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BY-NC-ND 3.0 license Open Access Published by De Gruyter November 4, 2010

Zur Übersetzung der skandinavischen Pseudokoordination

  • Andrea Hesse


Pseudocoordination is a specific grammatical construction in Scandinavian (i. e. Danish, Norwegian, Swedish and Faroese), combining local (and several other) verbs as auxiliaries with another finite verbal phrase as in Swedish Emil sitter och täljer ‘(lit.) Emil sit-PRS and carve-PRS → Emil is carving’. The construction is partially grammaticalized: on the one hand it is an aspectual marker, referring to an ongoing action or process; on the other hand it still contains some lexical background information about the subject referent's sitting or standing or the like. This paper investigates how German and Icelandic translators deal with pseudocoordination, since neither language has equivalents with this special set of semantics. In addition, both target languages differ in their possibilities to indicate aspectual meanings. Based on four Scandinavian novels and their translations, the article discusses translation strategies in isolated cases and their effect on text cohesion. It will be shown that the translators often do not focus on the construction's aspectuality, but on its lexical contents. As a result, Icelandic translations repeatedly adapt the pseudocoordination as an interference, while German translations prefer a more complex local construction.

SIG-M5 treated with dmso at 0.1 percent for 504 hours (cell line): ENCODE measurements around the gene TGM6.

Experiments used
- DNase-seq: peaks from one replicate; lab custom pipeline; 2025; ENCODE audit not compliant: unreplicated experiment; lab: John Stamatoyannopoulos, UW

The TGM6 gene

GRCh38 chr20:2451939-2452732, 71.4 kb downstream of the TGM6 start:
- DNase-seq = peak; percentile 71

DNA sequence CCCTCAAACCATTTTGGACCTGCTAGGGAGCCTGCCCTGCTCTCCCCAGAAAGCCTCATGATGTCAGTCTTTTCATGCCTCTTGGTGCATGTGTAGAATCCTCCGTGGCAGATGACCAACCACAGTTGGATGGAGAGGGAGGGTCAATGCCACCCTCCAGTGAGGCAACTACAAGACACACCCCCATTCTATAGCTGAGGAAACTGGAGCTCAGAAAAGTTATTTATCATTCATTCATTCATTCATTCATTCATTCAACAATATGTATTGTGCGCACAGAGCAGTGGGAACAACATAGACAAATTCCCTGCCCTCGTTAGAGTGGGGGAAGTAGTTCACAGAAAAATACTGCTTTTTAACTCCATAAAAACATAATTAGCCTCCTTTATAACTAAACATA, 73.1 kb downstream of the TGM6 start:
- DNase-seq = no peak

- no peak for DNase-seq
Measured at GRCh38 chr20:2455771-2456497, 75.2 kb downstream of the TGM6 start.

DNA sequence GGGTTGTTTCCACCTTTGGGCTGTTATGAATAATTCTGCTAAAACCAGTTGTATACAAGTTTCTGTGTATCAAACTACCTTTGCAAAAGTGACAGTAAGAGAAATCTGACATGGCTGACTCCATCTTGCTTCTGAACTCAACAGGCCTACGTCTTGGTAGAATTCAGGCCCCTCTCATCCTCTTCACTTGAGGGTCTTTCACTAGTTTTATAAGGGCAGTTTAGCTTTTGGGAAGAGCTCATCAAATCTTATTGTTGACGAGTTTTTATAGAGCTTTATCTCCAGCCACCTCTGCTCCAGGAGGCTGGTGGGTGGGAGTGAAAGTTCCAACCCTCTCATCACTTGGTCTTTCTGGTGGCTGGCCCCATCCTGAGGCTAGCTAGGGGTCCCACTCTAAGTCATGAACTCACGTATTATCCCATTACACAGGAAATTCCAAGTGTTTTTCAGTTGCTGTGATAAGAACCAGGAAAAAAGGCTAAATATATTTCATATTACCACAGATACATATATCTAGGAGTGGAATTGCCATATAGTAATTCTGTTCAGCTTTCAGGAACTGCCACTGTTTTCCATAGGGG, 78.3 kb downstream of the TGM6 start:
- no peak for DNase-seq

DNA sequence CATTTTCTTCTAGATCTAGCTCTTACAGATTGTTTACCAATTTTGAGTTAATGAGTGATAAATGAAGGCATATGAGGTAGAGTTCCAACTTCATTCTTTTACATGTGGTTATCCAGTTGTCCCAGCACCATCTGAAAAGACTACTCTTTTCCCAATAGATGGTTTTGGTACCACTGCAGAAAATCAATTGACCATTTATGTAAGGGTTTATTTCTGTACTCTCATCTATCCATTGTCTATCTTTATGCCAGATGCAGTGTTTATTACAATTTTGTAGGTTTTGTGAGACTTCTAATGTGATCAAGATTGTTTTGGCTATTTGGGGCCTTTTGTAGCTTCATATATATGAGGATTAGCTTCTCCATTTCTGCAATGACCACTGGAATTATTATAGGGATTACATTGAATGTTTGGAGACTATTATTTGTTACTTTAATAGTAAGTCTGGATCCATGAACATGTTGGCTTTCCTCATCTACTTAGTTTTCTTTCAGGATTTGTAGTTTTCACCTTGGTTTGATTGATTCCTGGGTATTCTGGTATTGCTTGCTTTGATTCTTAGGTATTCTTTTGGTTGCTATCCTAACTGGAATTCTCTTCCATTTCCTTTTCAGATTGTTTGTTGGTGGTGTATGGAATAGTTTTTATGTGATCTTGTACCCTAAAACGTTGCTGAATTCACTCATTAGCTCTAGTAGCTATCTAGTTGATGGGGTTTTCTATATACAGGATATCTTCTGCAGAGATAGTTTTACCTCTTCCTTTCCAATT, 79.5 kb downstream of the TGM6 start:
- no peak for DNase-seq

Erhalten: 2008-11-25
Revidiert: 2010-03-29
Angenommen: 2010-06-09
Online erschienen: 2010-11-04
Erschienen im Druck: 2010-November

© 2010 Walter de Gruyter GmbH & Co. KG, Berlin/New York

This article is distributed under the terms of the Creative Commons Attribution Non-Commercial License, which permits unrestricted non-commercial use, distribution, and reproduction in any medium, provided the original work is properly cited.

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